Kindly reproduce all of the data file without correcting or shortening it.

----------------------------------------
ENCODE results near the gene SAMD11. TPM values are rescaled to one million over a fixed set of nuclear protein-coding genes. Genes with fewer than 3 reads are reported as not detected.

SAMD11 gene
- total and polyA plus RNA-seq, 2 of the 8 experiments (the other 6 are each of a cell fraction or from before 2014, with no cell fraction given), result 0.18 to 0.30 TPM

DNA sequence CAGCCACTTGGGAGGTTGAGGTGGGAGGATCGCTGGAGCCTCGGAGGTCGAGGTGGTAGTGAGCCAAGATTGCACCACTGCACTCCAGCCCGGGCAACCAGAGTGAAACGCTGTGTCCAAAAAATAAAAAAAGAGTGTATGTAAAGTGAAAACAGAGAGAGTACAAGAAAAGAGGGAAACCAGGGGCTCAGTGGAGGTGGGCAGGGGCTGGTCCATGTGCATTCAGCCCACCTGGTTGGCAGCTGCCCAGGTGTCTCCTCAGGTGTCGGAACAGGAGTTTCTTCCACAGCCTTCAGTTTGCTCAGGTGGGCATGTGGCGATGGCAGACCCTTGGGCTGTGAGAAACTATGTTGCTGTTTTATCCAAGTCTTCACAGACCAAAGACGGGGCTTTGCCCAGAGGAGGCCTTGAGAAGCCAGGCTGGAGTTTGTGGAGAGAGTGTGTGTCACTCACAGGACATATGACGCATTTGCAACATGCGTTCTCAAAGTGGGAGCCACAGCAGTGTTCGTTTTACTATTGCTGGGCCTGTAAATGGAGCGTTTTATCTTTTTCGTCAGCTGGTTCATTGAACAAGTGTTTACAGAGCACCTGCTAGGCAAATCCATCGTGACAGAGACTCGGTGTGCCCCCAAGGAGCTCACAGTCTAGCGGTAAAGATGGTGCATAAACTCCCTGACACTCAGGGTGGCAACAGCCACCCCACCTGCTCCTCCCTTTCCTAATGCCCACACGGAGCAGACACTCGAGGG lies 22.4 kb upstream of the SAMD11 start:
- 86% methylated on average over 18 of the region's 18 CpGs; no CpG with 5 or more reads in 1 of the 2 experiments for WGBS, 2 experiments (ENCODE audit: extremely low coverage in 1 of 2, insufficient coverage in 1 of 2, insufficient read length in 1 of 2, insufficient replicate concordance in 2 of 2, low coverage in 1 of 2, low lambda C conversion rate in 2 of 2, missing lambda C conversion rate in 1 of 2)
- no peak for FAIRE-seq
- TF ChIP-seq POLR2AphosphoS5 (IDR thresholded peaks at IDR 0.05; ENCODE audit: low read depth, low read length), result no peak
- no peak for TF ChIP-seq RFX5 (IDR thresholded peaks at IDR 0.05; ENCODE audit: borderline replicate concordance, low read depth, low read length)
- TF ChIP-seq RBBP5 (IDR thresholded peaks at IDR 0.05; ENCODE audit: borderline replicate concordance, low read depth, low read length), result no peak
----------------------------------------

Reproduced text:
ENCODE results near the gene SAMD11. TPM values are rescaled to one million over a fixed set of nuclear protein-coding genes. Genes with fewer than 3 reads are reported as not detected.

SAMD11 gene
- total and polyA plus RNA-seq, 2 of the 8 experiments (the other 6 are each of a cell fraction or from before 2014, with no cell fraction given), result 0.18 to 0.30 TPM

DNA sequence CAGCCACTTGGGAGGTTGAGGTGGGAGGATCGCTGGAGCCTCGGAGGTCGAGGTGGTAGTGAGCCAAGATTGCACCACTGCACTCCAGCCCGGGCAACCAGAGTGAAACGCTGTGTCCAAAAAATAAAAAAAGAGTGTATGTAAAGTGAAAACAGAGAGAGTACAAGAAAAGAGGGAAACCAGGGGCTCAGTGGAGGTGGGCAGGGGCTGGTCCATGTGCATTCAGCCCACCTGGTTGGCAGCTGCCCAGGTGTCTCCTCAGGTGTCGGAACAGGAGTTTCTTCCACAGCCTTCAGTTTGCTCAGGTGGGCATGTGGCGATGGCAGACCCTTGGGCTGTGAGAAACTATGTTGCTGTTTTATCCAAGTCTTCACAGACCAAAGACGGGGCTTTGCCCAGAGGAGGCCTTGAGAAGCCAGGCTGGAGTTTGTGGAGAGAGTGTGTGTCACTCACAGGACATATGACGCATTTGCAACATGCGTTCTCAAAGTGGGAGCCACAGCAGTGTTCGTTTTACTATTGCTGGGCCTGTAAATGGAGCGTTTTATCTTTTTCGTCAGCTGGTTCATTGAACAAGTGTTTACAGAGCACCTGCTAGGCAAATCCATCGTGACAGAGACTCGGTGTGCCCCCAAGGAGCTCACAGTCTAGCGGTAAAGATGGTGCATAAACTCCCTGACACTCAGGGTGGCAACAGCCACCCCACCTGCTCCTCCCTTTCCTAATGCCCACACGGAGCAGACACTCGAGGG lies 22.4 kb upstream of the SAMD11 start:
- 86% methylated on average over 18 of the region's 18 CpGs; no CpG with 5 or more reads in 1 of the 2 experiments for WGBS, 2 experiments (ENCODE audit: extremely low coverage in 1 of 2, insufficient coverage in 1 of 2, insufficient read length in 1 of 2, insufficient replicate concordance in 2 of 2, low coverage in 1 of 2, low lambda C conversion rate in 2 of 2, missing lambda C conversion rate in 1 of 2)
- no peak for FAIRE-seq
- TF ChIP-seq POLR2AphosphoS5 (IDR thresholded peaks at IDR 0.05; ENCODE audit: low read depth, low read length), result no peak
- no peak for TF ChIP-seq RFX5 (IDR thresholded peaks at IDR 0.05; ENCODE audit: borderline replicate concordance, low read depth, low read length)
- TF ChIP-seq RBBP5 (IDR thresholded peaks at IDR 0.05; ENCODE audit: borderline replicate concordance, low read depth, low read length), result no peak